By Lena H. Sun
Washington Post Staff Writer
Tuesday, December 2, 2008
Gas prices have plummeted during the past several weeks, but commuters do not appear to be returning to their cars, according to transit officials in the region and elsewhere, who say ridership is still increasing.
Transit officials attributed much of the ridership increase earlier this year to skyrocketing gasoline prices. But despite falling pump prices -- from a national average of $4.11 a gallon in July to $1.82 yesterday -- transit ridership is setting records in some parts of the country, officials said.
For the four months ending in October, Metrorail ridership in the Washington region was up 5 percent over the same period last year, senior planner Jim Hughes said. Preliminary data indicate that November rail ridership is up about 3 percent.
Industry officials said the worsening economy is a big factor, as transit is a cheaper alternative.
"You really do save a whole lot of money by giving up the car and taking transit," said Rob Padgette, director of policy and research at the American Public Transportation Association, an industry group. For those who have switched to transit, the cost of fuel is only one factor to consider in hard economic times, he said.
Insurance, depreciation and financing charges are major costs. "If you have two cars sitting in the garage, you can sell one for eight grand and that will help pay the mortgage," he said.
Automakers report steep declines in new car sales. And two weeks ago, the Transportation Department reported that Americans drove 4.4 percent less, or almost 11 billion fewer miles, in September 2008 than in September 2007, the 11th straight month of declining driving.
Bill Powers of Burke, who works in the biological preparedness office at the Department of Homeland Security, switched from driving to vanpooling with 14 others in March, when he started spending $200 a week to gas up his Jeep Commander. He said he's not tempted to go back to driving. "It's still worth it," he said, referring to the savings of the vanpool. "I'm sold on it."
Because the wear and tear on his car has decreased, he said, "I haven't had to do an oil change in five months."
In the meantime, some transit systems are "going gangbusters," Padgette said. The Orange County Transportation Authority in California reported 6.3 million bus boardings in October, the highest in the agency's history. In Dallas, average weekday rail ridership was 71,400 in October, nearly 12 percent more than in the previous October.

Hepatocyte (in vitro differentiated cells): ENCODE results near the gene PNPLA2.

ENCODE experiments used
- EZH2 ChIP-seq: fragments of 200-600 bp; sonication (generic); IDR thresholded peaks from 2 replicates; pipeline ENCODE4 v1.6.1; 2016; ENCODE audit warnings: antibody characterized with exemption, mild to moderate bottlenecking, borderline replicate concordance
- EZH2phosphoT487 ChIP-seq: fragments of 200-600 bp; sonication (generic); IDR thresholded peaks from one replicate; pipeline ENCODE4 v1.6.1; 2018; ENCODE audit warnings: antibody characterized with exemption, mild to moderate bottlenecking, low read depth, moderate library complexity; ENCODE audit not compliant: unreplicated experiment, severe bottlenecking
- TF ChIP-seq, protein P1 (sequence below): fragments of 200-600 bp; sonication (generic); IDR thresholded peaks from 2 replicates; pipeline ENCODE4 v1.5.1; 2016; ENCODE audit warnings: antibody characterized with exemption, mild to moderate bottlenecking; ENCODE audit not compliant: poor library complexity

In the Washington region, average weekday ridership on Metrorail was about 765,000 trips for that period, up about 30,000 trips from the previous year. Metrobus ridership was also up 5 percent for the period.
On the rail, ridership continues to be up during the evenings and weekends as people take the subway for shopping and entertainment in addition to getting to work, Hughes said. Preliminary data show that November rail ridership is up about 3 percent, he said.
Last year, Metro carried a record number of riders, and the numbers seem to indicate "they're still here," he said. "I think it's great."
Harder to figure out, he said, is how the continuing economic turmoil is going to affect ridership. Significant layoffs could hurt ridership by spring, but in the short term, ridership is expected to be strong. In the run-up to the presidential inauguration, hotel employees and other service industry workers are expected to rely on the bus and subway to get to and from their jobs.
Gas prices tend to affect the riders who have the longest commutes, such as those who use commuter rail. But Virginia and Maryland commuter rail services say ridership is strong. Ridership on the MARC system for October was up 7.5 percent overall compared with the same period last year, officials said. Average daily ridership for the month was 33,575.
Average daily ridership on Virginia Railway Express, which runs trains between Manassas and Fredericksburg and Union Station, for the four months ending in October was 15,709, up 12 percent from the same period last year, said Jennifer Straub, deputy chief executive officer.
In Loudoun County, ridership on county-run commuter buses "is still trending significantly ahead of last year," county transit chief Nancy Gourley said. In October, the average daily ridership was 3,643, up 25 percent from the year before. Data for the first 13 days of November, the latest available, also show a more than 25 percent increase from the previous year, she said.
Transit ridership tends to drop in November and December because of the holidays, so January is typically the "next time people change their habits," she said.
But Loudoun officials are budgeting that ridership will grow 15 percent next year. "When people change their habits, they often stick with them," Gourley said.
That also seems to be the case with ride-sharing postings on the regional Commuter Connections bulletin board on the Internet. Nick Ramfos, chief of Commuter Connections, said ride-sharing postings rose sharply in September -- a 107 percent increase over the previous September-- because the Web-based service started a ride-matching system. In October, postings were up 42 percent over the previous October, consistent with similar increases in July and August.
Some people might go back to driving if prices keep falling, he said. "But people are contacting us, and that hasn't let up," he said.
And for area residents, there is always that other factor that makes alternatives to driving more attractive.
"Traffic is still out there," Ramfos said.
Staff writer Jonathan Mummolo and staff researcher Meg Smith contributed to this report.